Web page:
RIVERDALE - The future of North Dakota's salmon fishery is once again swirling in small rearing tanks inside the Salmon Building at the Garrison Dam National Fish Hatchery. It is there that thousands of newly hatched chinook salmon have emerged from battery jars and have begun to absorb their life-giving yolk sacs.
Once the yolk sacs are absorbed, the tiny fry begin the transition to small artificial feed. It is also a time when slow-developing or weak fish will die. Even in the controlled environment of a fish hatchery, it is survival of the fittest.
"Newly hatched fry are especially vulnerable. We will have some die off," said Sean Henderson, Garrison Dam National Fish Hatchery. "We're shooting for stocking 200,000 in the fall of 2013."
North Dakota's landlocked salmon do not reproduce on their own. Salmon eggs are brought to the hatchery each fall by biologists from the North Dakota Game and Fish Department. Biologists artificially harvest the eggs from salmon captured in Lake Sakakawea and the Missouri River. As part of the U.S. Fish and Wildlife Service cooperative agreement with NDG&F, the federal hatchery raises the salmon until they reach fingerling size. Then Game and Fish returns to stock the fingerlings into North Dakota waters.
"We had about 300,000 eggs to start with," said Henderson. "We get a lot of bad eggs mixed in with the good, but the earliest developed fish, those spawned Oct. 3, look pretty good. We're heating the water temperature up to about 54 or 55 degrees, which is just right for these guys to help get them over this stage of development."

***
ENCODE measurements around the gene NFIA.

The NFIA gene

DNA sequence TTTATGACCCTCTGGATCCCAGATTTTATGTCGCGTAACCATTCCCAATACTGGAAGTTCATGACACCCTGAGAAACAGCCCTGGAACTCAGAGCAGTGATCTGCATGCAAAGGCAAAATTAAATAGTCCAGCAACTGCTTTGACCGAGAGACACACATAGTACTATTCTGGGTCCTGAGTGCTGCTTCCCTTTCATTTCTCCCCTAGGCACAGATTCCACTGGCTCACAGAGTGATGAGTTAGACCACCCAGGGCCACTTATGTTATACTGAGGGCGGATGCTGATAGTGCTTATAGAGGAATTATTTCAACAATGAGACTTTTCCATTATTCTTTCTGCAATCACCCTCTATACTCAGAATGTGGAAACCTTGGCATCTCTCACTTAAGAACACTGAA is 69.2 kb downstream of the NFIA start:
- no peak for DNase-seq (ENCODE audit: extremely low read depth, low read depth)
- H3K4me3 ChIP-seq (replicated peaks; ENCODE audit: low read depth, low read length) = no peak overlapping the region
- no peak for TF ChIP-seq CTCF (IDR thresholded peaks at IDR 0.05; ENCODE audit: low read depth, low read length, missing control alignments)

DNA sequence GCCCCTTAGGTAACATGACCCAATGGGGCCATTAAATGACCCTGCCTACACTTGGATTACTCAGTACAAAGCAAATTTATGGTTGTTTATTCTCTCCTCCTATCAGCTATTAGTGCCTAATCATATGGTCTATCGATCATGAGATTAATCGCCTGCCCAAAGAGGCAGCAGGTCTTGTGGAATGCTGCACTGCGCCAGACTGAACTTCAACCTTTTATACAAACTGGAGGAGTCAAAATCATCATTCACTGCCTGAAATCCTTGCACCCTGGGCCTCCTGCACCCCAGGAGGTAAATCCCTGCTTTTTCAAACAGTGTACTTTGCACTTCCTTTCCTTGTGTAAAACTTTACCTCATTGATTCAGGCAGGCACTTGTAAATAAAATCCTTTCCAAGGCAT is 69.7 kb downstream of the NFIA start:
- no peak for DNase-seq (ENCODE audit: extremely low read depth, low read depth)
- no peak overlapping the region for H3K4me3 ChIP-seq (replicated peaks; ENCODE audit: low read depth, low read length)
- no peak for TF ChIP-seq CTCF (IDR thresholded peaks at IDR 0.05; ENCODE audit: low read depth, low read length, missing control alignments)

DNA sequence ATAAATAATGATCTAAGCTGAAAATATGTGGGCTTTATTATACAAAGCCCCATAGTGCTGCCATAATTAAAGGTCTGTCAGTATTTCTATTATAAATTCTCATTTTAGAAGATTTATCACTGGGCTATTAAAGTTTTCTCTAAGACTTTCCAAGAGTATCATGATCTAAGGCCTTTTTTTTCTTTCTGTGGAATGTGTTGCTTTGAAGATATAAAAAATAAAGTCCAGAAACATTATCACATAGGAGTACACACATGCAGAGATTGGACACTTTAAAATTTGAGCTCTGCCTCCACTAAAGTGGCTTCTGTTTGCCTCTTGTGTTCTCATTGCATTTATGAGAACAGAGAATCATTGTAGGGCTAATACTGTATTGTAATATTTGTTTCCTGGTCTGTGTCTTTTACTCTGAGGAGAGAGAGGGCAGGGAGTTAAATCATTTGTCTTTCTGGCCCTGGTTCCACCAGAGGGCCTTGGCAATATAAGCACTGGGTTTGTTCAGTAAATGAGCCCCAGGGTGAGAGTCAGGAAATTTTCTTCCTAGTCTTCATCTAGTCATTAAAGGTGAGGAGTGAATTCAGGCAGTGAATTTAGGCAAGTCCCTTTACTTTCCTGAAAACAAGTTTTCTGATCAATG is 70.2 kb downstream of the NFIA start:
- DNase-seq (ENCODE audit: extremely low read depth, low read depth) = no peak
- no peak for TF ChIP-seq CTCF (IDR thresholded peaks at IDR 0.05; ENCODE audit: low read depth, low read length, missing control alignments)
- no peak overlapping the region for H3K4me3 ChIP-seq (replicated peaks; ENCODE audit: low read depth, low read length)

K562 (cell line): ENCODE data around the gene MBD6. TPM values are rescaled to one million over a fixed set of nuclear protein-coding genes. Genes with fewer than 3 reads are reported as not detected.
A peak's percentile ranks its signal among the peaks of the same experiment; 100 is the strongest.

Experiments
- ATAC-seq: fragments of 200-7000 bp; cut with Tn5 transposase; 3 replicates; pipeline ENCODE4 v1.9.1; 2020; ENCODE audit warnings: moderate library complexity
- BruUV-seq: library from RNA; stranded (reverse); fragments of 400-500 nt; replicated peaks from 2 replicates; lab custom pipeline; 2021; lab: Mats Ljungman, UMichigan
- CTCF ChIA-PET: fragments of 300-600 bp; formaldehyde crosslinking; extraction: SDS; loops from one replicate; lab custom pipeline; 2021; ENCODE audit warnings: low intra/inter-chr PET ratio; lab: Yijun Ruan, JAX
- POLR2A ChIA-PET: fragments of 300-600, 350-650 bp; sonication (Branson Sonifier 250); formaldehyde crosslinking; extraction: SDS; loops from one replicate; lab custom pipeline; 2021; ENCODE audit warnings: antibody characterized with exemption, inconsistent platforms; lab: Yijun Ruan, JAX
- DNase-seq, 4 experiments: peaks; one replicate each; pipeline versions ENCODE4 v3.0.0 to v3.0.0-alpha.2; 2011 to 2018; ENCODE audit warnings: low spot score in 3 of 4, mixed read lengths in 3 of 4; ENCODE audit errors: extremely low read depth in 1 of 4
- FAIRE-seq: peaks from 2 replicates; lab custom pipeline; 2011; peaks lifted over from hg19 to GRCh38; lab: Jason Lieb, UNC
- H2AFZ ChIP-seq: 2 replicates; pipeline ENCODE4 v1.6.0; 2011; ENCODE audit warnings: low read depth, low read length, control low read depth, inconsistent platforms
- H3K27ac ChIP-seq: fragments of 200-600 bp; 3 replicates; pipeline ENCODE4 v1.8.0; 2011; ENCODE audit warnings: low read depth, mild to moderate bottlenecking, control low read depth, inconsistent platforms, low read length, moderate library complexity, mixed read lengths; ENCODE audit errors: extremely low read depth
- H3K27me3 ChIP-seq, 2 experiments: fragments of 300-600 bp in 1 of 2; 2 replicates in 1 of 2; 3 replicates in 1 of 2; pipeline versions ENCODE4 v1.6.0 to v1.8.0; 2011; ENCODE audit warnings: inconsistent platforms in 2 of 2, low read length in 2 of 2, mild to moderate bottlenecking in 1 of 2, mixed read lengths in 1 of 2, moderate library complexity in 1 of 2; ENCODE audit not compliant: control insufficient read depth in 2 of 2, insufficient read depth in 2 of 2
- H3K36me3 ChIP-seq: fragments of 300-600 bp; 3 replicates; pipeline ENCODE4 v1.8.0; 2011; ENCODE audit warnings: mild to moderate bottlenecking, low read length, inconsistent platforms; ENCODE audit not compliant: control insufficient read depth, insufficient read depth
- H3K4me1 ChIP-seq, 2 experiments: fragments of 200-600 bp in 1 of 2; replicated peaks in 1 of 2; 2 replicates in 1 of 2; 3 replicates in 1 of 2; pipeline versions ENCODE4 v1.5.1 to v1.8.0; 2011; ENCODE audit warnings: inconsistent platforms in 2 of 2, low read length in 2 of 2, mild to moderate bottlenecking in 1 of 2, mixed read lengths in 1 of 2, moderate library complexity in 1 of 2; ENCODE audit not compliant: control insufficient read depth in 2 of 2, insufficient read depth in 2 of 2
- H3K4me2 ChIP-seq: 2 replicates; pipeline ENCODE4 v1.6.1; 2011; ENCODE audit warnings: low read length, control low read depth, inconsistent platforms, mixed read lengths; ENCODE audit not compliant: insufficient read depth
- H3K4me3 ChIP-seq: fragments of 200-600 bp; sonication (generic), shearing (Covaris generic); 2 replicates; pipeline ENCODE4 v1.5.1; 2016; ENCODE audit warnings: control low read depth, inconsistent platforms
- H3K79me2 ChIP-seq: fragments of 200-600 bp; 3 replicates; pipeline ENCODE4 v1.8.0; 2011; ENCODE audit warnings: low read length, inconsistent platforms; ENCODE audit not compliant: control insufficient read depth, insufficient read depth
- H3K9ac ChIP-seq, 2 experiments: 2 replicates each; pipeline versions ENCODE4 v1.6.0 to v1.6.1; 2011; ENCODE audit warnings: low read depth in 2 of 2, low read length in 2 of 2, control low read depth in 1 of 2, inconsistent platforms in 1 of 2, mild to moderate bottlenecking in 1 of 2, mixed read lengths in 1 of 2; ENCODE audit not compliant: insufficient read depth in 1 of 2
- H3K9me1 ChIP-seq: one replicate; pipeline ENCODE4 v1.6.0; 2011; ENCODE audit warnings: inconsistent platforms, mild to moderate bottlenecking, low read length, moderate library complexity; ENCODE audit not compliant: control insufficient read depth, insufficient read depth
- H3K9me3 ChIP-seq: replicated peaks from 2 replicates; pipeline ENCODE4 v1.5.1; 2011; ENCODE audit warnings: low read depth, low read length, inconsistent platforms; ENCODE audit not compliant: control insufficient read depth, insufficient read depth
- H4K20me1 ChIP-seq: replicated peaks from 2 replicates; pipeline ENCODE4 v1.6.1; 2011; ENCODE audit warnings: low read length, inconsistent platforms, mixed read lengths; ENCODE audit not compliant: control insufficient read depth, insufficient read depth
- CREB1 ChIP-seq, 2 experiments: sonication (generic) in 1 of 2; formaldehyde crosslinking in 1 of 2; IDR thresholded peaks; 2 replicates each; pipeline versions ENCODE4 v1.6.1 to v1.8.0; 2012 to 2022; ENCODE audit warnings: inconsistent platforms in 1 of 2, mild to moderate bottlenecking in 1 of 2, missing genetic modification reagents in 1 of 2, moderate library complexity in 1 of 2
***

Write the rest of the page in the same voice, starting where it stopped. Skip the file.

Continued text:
Henderson recently joined the Garrison Hatchery staff, arriving from his previous position at the federal hatchery in Ennis, Mont. At the Ennis facility, Henderson handled the brood stock program that produces 20-million rainbow trout annually with shipments to as many as 30 states. Ironically, when Henderson arrived at the Garrison Hatchery, he was charged with overseeing an indoor raceway containing rainbow trout that were produced from eggs shipped from Ennis.
Sean Henderson, Garrison Dam National Fish Hatchery, oversees production of the hatchery’s cold water species — trout and salmon. Here Henderson checks on the status of recently hatched chinook salmon.
These chinook salmon fry were still absorbing their yolk sacs when this photograph was taken Nov. 26. Once the yolk sacs are completely absorbed and the fry are established on feed, they will be transferred to a much larger indoor raceway.
"I was interested in developing my career," explained Henderson when asked about his decision to move to North Dakota. "Here I get to work with different strains of rainbows, cutthroats, browns, chinook salmon, and they've got a number of other species too. It's another opportunity."